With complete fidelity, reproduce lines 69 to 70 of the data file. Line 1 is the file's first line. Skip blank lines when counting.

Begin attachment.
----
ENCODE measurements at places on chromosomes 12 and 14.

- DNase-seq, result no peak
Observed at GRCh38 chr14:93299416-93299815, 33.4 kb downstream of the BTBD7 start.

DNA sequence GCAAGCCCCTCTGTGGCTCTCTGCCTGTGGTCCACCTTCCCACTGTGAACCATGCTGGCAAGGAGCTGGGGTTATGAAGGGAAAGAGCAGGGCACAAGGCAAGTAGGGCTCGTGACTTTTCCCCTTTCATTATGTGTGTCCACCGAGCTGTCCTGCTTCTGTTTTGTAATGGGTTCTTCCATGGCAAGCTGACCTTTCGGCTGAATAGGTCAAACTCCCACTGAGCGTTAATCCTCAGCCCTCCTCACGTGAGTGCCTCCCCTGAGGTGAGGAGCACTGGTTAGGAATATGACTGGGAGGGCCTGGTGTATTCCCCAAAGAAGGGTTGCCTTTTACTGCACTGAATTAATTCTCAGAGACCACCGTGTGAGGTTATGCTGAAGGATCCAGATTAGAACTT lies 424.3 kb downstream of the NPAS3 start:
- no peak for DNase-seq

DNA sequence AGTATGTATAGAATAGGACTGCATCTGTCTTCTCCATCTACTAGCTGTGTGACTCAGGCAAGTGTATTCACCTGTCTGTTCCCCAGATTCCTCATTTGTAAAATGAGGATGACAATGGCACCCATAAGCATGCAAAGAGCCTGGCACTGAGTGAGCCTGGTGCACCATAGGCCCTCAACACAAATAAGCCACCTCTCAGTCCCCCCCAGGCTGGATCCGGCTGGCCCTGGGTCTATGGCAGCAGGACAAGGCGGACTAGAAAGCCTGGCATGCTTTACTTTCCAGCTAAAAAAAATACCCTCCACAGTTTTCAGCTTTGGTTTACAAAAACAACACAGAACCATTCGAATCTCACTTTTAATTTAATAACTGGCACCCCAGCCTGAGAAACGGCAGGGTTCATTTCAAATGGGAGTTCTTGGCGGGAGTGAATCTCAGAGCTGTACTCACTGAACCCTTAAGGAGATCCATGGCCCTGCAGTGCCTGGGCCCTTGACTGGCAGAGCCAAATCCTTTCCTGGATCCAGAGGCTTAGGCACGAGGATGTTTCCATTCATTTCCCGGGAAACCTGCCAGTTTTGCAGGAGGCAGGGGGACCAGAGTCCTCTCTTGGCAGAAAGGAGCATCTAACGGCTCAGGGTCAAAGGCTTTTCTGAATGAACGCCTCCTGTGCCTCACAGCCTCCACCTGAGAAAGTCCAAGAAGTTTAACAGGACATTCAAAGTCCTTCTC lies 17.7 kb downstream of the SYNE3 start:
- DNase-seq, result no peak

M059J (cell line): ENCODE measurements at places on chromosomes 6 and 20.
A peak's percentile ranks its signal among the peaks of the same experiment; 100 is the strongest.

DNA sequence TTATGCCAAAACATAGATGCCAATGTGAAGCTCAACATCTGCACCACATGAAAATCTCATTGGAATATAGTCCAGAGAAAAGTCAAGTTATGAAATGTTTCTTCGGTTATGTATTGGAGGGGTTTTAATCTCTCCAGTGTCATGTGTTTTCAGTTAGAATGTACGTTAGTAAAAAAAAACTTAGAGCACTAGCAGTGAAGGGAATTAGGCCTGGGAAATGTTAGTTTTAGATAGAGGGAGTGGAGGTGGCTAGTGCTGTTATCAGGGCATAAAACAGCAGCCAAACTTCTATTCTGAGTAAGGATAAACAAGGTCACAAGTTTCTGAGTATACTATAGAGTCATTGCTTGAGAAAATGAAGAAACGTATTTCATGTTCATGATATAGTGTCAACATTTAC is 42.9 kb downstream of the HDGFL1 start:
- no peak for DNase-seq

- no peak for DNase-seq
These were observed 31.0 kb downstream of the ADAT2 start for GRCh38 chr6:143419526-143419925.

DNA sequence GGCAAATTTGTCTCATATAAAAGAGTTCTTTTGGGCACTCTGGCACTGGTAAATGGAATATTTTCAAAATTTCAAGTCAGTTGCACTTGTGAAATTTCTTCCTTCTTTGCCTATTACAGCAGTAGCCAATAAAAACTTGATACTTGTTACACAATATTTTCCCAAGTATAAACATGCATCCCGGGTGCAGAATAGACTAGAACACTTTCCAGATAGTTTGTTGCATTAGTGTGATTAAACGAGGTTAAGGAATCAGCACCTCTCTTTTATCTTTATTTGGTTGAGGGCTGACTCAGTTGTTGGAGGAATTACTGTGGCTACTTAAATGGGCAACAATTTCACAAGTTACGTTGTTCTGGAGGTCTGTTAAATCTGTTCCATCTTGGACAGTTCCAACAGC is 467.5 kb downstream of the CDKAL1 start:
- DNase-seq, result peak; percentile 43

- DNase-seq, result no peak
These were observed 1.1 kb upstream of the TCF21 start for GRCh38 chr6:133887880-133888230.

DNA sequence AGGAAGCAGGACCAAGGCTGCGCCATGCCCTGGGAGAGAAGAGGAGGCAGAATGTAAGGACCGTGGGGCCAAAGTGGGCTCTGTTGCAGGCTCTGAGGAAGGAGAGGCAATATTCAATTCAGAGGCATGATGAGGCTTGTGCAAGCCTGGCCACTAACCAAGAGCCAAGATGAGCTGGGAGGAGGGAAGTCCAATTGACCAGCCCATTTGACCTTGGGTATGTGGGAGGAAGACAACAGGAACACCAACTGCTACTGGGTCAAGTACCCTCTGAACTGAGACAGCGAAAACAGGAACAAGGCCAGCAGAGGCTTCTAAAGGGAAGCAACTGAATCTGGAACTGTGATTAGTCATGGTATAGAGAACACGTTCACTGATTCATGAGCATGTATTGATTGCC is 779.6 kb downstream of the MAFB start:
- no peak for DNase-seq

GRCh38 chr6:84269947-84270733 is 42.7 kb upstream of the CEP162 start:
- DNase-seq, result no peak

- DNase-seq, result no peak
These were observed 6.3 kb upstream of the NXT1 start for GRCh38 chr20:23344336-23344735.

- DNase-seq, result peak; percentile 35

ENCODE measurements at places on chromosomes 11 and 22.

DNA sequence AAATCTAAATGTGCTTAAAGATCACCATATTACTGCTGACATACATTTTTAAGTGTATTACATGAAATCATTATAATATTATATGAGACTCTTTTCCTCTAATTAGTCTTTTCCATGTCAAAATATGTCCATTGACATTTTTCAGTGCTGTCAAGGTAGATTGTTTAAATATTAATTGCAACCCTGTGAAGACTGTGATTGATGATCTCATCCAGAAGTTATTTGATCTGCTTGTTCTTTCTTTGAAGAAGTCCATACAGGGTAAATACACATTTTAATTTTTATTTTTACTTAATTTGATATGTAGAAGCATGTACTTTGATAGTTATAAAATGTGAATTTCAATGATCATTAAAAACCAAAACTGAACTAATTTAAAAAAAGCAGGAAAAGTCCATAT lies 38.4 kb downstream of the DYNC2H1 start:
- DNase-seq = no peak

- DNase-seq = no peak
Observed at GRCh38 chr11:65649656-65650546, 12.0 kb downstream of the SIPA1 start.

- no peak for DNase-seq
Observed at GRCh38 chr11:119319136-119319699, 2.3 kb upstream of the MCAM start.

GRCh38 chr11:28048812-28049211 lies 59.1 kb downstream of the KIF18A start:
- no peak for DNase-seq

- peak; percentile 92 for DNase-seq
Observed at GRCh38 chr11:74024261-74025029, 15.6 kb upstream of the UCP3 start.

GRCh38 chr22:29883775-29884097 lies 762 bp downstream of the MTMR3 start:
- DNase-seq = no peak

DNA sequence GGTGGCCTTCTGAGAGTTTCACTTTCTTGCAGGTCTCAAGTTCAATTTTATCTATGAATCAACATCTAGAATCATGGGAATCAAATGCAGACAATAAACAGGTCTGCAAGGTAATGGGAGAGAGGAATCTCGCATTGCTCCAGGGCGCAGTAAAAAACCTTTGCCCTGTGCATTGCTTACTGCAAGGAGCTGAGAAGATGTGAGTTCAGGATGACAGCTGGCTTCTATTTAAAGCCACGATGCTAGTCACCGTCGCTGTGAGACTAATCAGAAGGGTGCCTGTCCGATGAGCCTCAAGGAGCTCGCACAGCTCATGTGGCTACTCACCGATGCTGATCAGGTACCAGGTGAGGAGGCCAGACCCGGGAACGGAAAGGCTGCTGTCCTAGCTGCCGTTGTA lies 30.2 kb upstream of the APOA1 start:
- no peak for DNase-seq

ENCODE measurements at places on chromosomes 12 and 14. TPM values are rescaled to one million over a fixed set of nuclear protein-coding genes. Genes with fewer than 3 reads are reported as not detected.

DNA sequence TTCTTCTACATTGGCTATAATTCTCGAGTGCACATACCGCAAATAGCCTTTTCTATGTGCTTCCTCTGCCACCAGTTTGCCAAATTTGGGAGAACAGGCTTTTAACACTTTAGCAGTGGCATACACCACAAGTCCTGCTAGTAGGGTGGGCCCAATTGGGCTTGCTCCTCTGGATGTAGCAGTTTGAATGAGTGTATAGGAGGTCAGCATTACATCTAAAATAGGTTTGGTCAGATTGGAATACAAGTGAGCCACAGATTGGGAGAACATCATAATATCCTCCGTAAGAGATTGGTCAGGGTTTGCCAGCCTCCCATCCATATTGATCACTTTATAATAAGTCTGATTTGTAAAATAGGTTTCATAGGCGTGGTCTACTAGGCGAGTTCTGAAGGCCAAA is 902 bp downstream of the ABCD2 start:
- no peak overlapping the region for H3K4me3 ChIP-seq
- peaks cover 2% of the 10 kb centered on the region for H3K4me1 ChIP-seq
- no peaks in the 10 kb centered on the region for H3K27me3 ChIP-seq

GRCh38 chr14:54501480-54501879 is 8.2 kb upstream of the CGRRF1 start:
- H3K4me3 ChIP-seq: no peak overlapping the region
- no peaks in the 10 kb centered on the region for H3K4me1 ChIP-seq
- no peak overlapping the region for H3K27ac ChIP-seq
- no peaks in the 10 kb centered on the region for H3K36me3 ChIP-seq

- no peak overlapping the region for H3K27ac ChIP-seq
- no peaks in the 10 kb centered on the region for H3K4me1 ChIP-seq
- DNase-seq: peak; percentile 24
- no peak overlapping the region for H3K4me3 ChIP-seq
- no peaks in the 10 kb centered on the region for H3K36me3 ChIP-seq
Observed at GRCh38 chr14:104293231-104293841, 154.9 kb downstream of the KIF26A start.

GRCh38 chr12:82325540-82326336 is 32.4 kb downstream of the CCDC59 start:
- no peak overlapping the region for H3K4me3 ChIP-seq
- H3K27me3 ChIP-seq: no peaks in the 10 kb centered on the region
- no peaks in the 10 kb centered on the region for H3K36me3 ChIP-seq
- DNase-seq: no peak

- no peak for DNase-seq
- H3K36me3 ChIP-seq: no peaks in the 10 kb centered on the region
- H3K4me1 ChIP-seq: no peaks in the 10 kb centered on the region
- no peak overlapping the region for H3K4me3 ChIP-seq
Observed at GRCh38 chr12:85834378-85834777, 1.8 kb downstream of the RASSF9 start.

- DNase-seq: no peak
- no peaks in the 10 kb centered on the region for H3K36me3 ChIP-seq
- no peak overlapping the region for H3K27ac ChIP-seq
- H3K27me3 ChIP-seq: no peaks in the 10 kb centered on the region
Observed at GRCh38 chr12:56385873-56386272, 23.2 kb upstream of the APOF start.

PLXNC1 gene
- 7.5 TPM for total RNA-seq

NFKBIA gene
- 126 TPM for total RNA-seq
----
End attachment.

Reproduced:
- H3K27me3 ChIP-seq: no peaks in the 10 kb centered on the region
Observed at GRCh38 chr12:56385873-56386272, 23.2 kb upstream of the APOF start.